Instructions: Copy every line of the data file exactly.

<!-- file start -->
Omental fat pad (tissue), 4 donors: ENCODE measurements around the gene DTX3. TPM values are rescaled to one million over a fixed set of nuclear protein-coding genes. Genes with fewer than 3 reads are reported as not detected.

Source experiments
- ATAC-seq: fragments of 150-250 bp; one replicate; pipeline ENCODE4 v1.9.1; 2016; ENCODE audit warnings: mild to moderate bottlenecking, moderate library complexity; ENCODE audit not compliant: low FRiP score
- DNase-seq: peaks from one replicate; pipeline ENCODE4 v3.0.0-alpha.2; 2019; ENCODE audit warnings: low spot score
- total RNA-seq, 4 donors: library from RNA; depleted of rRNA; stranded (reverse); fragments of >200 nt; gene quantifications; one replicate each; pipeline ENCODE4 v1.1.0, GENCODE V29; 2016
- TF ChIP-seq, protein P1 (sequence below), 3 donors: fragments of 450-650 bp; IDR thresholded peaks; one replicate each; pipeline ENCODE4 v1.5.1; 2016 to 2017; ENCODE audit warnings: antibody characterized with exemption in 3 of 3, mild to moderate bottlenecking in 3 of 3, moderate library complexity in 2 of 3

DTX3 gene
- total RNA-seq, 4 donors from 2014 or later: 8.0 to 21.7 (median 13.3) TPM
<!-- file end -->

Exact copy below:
Omental fat pad (tissue), 4 donors: ENCODE measurements around the gene DTX3. TPM values are rescaled to one million over a fixed set of nuclear protein-coding genes. Genes with fewer than 3 reads are reported as not detected.

Source experiments
- ATAC-seq: fragments of 150-250 bp; one replicate; pipeline ENCODE4 v1.9.1; 2016; ENCODE audit warnings: mild to moderate bottlenecking, moderate library complexity; ENCODE audit not compliant: low FRiP score
- DNase-seq: peaks from one replicate; pipeline ENCODE4 v3.0.0-alpha.2; 2019; ENCODE audit warnings: low spot score
- total RNA-seq, 4 donors: library from RNA; depleted of rRNA; stranded (reverse); fragments of >200 nt; gene quantifications; one replicate each; pipeline ENCODE4 v1.1.0, GENCODE V29; 2016
- TF ChIP-seq, protein P1 (sequence below), 3 donors: fragments of 450-650 bp; IDR thresholded peaks; one replicate each; pipeline ENCODE4 v1.5.1; 2016 to 2017; ENCODE audit warnings: antibody characterized with exemption in 3 of 3, mild to moderate bottlenecking in 3 of 3, moderate library complexity in 2 of 3

DTX3 gene
- total RNA-seq, 4 donors from 2014 or later: 8.0 to 21.7 (median 13.3) TPM